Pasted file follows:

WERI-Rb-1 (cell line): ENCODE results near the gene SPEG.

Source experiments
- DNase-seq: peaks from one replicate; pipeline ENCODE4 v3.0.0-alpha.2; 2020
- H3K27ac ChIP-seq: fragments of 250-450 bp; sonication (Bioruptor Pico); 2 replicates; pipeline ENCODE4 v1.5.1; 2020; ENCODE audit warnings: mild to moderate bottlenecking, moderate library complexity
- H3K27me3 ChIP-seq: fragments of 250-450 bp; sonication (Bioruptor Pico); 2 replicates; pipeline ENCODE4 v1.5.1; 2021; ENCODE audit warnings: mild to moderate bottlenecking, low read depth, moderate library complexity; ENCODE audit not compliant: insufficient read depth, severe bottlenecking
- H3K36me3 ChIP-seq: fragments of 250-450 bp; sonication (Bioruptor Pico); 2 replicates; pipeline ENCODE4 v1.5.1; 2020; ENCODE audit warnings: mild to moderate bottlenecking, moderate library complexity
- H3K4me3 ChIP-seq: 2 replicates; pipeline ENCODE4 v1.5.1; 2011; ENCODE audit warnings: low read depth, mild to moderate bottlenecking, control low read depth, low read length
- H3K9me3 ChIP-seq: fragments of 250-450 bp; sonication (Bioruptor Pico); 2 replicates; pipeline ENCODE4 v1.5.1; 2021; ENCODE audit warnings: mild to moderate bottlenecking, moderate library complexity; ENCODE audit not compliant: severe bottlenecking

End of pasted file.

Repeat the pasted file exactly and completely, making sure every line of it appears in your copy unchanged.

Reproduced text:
WERI-Rb-1 (cell line): ENCODE results near the gene SPEG.

Source experiments
- DNase-seq: peaks from one replicate; pipeline ENCODE4 v3.0.0-alpha.2; 2020
- H3K27ac ChIP-seq: fragments of 250-450 bp; sonication (Bioruptor Pico); 2 replicates; pipeline ENCODE4 v1.5.1; 2020; ENCODE audit warnings: mild to moderate bottlenecking, moderate library complexity
- H3K27me3 ChIP-seq: fragments of 250-450 bp; sonication (Bioruptor Pico); 2 replicates; pipeline ENCODE4 v1.5.1; 2021; ENCODE audit warnings: mild to moderate bottlenecking, low read depth, moderate library complexity; ENCODE audit not compliant: insufficient read depth, severe bottlenecking
- H3K36me3 ChIP-seq: fragments of 250-450 bp; sonication (Bioruptor Pico); 2 replicates; pipeline ENCODE4 v1.5.1; 2020; ENCODE audit warnings: mild to moderate bottlenecking, moderate library complexity
- H3K4me3 ChIP-seq: 2 replicates; pipeline ENCODE4 v1.5.1; 2011; ENCODE audit warnings: low read depth, mild to moderate bottlenecking, control low read depth, low read length
- H3K9me3 ChIP-seq: fragments of 250-450 bp; sonication (Bioruptor Pico); 2 replicates; pipeline ENCODE4 v1.5.1; 2021; ENCODE audit warnings: mild to moderate bottlenecking, moderate library complexity; ENCODE audit not compliant: severe bottlenecking